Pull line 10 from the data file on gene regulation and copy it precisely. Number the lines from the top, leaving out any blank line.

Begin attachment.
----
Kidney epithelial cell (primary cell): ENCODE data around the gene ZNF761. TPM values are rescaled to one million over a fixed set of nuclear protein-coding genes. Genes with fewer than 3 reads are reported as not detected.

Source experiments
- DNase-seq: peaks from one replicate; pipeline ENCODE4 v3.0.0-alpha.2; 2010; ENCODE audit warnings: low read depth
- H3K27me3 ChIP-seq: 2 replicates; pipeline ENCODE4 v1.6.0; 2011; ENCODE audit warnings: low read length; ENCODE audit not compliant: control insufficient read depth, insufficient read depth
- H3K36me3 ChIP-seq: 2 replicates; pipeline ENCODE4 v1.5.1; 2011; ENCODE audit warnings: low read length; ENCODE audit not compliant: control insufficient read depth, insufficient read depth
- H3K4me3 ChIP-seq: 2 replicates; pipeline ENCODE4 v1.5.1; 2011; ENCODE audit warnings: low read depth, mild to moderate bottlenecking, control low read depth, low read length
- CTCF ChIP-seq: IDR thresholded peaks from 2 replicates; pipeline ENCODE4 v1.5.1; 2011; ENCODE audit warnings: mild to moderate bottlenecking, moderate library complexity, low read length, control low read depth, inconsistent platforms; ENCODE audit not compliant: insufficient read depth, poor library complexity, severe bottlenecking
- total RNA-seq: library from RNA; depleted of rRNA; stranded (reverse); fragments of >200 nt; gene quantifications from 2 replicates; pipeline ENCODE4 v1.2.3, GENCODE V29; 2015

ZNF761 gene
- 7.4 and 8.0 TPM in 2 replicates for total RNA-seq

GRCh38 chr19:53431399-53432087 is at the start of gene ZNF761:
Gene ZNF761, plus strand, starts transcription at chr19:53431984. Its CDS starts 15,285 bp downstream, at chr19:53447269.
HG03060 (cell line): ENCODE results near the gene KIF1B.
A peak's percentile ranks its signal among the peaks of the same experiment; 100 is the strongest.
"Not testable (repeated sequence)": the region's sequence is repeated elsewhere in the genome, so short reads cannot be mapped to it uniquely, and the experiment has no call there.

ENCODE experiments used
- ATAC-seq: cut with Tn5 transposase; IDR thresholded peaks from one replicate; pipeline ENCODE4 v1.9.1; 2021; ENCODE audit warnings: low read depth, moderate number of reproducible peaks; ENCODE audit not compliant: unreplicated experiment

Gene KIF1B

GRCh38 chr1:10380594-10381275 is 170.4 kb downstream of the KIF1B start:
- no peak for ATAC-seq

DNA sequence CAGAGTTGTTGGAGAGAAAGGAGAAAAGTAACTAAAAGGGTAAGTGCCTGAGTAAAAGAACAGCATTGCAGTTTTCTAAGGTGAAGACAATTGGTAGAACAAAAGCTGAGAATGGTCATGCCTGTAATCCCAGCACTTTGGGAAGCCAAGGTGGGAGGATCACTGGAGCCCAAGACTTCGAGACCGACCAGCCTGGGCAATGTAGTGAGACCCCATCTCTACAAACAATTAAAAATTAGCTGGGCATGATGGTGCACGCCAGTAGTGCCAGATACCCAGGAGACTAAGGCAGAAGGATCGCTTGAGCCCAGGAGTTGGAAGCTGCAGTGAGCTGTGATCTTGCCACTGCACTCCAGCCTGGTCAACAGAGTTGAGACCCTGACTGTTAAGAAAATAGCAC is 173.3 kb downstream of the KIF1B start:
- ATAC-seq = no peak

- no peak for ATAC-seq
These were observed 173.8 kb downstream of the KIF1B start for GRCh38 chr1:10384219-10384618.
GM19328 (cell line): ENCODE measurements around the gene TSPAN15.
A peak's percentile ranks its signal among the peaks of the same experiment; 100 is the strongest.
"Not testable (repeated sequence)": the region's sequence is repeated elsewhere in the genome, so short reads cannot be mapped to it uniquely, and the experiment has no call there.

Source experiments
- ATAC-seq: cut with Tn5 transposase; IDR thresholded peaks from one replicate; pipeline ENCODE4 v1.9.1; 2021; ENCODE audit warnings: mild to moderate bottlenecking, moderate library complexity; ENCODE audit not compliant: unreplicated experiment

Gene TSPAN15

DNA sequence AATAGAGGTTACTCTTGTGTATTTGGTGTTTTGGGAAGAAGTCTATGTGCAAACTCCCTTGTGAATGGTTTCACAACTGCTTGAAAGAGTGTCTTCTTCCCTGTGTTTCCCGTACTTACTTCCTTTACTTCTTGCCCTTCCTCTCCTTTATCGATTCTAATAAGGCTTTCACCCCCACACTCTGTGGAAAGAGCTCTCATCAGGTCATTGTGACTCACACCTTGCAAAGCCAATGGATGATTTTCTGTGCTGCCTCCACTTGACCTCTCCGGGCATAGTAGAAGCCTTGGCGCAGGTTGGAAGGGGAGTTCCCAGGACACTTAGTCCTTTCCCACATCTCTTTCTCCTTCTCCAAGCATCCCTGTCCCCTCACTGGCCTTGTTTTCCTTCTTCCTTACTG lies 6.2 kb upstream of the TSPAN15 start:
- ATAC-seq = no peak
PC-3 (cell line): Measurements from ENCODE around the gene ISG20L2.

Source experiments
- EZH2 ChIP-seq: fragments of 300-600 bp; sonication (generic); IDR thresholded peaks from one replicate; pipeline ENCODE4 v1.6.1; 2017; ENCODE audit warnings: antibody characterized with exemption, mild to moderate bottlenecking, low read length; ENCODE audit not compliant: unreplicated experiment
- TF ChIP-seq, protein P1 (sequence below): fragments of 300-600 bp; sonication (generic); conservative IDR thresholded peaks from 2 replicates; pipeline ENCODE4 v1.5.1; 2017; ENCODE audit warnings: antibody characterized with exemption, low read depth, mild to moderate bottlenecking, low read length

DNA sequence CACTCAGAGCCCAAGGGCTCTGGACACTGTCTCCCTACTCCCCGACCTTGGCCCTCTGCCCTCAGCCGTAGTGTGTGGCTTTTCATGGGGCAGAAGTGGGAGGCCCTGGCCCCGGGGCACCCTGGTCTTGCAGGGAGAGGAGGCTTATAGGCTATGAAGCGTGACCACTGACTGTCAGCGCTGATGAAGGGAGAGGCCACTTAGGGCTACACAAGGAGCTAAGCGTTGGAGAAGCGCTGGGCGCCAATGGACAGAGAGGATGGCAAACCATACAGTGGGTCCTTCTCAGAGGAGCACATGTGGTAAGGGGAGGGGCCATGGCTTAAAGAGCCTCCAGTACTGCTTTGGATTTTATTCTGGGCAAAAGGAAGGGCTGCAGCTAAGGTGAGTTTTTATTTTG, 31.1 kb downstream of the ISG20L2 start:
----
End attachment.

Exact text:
- 7.4 and 8.0 TPM in 2 replicates for total RNA-seq